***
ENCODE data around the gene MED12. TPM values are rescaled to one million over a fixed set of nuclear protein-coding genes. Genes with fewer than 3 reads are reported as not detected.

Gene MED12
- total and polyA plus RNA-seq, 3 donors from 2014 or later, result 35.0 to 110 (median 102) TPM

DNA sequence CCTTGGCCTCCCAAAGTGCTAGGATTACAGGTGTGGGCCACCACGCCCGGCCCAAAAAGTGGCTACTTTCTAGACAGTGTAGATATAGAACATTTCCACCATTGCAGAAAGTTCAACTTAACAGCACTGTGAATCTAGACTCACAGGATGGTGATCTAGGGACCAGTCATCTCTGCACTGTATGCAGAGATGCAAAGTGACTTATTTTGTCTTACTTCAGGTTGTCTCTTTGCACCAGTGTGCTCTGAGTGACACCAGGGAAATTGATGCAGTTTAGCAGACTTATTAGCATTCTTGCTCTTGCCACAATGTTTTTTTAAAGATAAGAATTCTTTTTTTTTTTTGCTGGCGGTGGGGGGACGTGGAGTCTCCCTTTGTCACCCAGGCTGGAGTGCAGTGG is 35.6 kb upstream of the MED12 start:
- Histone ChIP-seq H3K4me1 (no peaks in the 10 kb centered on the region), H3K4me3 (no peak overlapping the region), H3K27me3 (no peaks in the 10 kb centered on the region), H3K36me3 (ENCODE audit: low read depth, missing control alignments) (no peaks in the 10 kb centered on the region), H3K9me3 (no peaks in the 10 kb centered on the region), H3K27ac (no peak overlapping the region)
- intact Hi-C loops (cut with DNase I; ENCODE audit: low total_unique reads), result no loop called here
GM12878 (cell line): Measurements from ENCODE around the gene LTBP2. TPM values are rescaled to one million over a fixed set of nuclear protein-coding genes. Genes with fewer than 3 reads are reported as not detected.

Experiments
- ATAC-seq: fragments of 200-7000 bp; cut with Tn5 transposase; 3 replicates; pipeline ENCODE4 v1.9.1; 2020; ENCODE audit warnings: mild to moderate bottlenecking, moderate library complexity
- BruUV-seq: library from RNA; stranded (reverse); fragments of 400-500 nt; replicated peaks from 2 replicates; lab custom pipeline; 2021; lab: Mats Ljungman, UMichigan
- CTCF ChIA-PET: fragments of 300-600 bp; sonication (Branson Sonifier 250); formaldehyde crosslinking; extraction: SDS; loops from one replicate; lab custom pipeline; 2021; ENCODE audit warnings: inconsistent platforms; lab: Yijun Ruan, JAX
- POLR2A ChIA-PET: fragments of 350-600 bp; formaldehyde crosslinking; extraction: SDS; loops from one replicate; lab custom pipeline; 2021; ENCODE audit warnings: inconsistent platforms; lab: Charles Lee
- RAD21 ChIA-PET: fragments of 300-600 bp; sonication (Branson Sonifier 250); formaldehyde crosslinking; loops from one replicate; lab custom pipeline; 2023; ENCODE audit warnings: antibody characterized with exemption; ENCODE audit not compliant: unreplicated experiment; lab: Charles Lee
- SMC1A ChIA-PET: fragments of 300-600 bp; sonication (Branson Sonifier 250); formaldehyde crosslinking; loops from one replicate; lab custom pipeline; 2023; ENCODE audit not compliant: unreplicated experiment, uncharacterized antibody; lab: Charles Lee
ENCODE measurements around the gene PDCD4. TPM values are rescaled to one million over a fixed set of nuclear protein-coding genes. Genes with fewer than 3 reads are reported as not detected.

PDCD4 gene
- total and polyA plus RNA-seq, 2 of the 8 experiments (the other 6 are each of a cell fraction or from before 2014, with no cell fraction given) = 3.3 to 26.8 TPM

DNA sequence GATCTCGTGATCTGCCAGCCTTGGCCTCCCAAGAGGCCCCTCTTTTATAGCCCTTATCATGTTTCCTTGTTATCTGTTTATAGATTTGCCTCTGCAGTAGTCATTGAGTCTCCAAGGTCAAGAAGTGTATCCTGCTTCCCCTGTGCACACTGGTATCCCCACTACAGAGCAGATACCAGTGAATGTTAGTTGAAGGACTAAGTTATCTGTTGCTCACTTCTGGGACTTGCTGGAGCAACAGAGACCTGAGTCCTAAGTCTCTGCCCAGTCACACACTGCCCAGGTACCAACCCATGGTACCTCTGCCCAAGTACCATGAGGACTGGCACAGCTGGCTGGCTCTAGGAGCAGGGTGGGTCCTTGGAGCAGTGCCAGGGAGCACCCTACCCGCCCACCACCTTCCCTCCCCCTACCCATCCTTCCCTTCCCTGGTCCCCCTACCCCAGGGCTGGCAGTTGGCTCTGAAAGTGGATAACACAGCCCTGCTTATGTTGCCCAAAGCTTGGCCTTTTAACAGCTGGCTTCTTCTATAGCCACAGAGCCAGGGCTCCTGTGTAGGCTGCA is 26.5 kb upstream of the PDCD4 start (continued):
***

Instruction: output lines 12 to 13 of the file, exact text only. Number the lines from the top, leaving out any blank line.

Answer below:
- POLR2A ChIA-PET: fragments of 350-600 bp; formaldehyde crosslinking; extraction: SDS; loops from one replicate; lab custom pipeline; 2021; ENCODE audit warnings: inconsistent platforms; lab: Charles Lee
- RAD21 ChIA-PET: fragments of 300-600 bp; sonication (Branson Sonifier 250); formaldehyde crosslinking; loops from one replicate; lab custom pipeline; 2023; ENCODE audit warnings: antibody characterized with exemption; ENCODE audit not compliant: unreplicated experiment; lab: Charles Lee